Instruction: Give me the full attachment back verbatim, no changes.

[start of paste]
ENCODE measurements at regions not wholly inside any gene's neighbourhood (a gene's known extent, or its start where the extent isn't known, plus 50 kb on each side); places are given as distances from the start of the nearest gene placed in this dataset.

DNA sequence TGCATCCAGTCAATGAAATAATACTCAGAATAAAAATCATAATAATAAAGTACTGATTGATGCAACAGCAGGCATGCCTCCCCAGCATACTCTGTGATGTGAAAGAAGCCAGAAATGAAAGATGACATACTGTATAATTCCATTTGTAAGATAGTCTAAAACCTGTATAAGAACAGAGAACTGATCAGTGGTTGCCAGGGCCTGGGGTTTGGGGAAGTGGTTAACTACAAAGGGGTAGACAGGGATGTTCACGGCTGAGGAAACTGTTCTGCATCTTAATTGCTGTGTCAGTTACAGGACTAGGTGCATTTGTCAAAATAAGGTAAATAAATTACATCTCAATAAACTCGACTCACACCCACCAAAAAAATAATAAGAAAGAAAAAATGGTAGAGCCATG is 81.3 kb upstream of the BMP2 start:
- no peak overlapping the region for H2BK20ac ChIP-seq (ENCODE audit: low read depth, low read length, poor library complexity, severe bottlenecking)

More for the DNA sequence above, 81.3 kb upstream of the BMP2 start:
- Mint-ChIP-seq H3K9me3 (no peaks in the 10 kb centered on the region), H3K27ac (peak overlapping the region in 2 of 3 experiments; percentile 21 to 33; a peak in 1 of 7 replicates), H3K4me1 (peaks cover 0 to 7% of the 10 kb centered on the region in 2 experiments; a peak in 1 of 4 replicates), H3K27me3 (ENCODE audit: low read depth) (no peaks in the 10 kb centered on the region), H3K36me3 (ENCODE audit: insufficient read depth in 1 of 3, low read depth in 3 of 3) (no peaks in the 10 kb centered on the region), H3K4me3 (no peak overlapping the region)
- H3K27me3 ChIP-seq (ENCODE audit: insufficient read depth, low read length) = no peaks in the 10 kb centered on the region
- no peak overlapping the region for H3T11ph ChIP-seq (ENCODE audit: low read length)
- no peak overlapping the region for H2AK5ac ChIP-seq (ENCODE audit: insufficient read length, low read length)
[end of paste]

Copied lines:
ENCODE measurements at regions not wholly inside any gene's neighbourhood (a gene's known extent, or its start where the extent isn't known, plus 50 kb on each side); places are given as distances from the start of the nearest gene placed in this dataset.

DNA sequence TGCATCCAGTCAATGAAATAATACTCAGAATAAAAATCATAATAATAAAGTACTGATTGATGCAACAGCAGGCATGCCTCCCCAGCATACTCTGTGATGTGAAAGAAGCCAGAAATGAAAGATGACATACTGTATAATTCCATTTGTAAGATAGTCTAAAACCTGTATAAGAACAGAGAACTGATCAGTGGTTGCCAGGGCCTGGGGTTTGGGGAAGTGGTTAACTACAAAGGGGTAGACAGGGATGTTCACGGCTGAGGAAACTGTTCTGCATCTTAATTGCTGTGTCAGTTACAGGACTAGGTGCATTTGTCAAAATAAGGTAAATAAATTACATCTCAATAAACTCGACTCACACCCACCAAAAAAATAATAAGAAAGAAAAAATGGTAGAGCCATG is 81.3 kb upstream of the BMP2 start:
- no peak overlapping the region for H2BK20ac ChIP-seq (ENCODE audit: low read depth, low read length, poor library complexity, severe bottlenecking)

More for the DNA sequence above, 81.3 kb upstream of the BMP2 start:
- Mint-ChIP-seq H3K9me3 (no peaks in the 10 kb centered on the region), H3K27ac (peak overlapping the region in 2 of 3 experiments; percentile 21 to 33; a peak in 1 of 7 replicates), H3K4me1 (peaks cover 0 to 7% of the 10 kb centered on the region in 2 experiments; a peak in 1 of 4 replicates), H3K27me3 (ENCODE audit: low read depth) (no peaks in the 10 kb centered on the region), H3K36me3 (ENCODE audit: insufficient read depth in 1 of 3, low read depth in 3 of 3) (no peaks in the 10 kb centered on the region), H3K4me3 (no peak overlapping the region)
- H3K27me3 ChIP-seq (ENCODE audit: insufficient read depth, low read length) = no peaks in the 10 kb centered on the region
- no peak overlapping the region for H3T11ph ChIP-seq (ENCODE audit: low read length)
- no peak overlapping the region for H2AK5ac ChIP-seq (ENCODE audit: insufficient read length, low read length)